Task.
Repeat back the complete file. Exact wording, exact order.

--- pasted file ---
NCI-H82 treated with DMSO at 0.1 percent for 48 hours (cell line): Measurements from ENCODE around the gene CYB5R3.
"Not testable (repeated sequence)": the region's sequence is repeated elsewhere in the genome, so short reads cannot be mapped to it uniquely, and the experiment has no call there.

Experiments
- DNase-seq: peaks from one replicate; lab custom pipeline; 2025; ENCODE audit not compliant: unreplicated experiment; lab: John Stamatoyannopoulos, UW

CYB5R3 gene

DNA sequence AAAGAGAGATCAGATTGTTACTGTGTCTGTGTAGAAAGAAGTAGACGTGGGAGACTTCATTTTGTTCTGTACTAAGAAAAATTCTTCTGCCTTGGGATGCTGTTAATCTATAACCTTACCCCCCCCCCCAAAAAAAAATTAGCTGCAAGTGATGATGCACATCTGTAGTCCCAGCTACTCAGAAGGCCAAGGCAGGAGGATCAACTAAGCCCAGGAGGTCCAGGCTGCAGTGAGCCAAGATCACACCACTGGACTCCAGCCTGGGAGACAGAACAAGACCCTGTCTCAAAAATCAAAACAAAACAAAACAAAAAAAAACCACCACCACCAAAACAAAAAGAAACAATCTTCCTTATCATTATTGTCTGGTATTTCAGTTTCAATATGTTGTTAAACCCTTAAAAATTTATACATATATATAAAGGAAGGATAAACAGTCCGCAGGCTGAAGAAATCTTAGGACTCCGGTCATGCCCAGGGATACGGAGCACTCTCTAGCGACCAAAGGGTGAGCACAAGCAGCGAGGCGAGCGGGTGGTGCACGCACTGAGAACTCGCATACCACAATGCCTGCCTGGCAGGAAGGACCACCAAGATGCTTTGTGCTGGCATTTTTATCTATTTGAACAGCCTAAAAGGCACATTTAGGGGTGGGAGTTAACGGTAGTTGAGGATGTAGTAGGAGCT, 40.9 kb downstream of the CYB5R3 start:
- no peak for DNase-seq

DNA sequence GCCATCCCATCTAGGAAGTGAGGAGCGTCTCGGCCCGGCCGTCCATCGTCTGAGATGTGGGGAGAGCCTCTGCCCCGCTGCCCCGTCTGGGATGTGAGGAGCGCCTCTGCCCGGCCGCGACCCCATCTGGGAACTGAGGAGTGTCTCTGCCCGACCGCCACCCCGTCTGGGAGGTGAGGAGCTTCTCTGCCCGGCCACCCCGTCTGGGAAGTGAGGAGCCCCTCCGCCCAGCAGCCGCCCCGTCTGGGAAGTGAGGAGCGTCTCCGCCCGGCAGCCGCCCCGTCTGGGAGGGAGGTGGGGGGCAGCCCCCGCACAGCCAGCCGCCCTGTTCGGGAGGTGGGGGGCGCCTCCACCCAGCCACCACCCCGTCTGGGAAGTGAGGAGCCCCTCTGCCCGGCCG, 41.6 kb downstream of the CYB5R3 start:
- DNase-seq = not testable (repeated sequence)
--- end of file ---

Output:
NCI-H82 treated with DMSO at 0.1 percent for 48 hours (cell line): Measurements from ENCODE around the gene CYB5R3.
"Not testable (repeated sequence)": the region's sequence is repeated elsewhere in the genome, so short reads cannot be mapped to it uniquely, and the experiment has no call there.

Experiments
- DNase-seq: peaks from one replicate; lab custom pipeline; 2025; ENCODE audit not compliant: unreplicated experiment; lab: John Stamatoyannopoulos, UW

CYB5R3 gene

DNA sequence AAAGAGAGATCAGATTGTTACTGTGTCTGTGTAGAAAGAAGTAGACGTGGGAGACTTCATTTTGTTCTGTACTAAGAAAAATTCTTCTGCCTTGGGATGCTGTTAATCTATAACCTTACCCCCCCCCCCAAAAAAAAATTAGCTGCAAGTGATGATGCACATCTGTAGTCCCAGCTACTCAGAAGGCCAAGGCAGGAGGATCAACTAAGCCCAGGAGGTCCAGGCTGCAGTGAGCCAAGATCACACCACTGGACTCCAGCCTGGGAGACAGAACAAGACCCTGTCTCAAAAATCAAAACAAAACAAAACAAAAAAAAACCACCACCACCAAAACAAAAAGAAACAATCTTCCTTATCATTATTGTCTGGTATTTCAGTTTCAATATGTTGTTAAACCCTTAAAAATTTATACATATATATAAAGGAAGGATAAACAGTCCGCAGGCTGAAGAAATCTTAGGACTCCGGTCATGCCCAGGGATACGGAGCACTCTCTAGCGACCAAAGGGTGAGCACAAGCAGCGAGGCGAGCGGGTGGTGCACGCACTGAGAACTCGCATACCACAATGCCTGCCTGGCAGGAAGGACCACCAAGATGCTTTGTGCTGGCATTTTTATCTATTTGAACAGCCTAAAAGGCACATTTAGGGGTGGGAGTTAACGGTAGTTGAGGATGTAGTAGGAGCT, 40.9 kb downstream of the CYB5R3 start:
- no peak for DNase-seq

DNA sequence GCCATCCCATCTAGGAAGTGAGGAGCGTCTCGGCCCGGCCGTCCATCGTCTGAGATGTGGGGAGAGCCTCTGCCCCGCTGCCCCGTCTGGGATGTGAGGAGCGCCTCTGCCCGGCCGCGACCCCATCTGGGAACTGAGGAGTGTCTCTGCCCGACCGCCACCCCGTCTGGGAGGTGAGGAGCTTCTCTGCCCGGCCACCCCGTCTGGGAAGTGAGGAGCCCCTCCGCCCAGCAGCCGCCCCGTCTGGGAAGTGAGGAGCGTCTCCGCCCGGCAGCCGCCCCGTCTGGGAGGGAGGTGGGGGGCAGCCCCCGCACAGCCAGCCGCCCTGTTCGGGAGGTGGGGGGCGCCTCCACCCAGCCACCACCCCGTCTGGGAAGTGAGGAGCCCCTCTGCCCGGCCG, 41.6 kb downstream of the CYB5R3 start:
- DNase-seq = not testable (repeated sequence)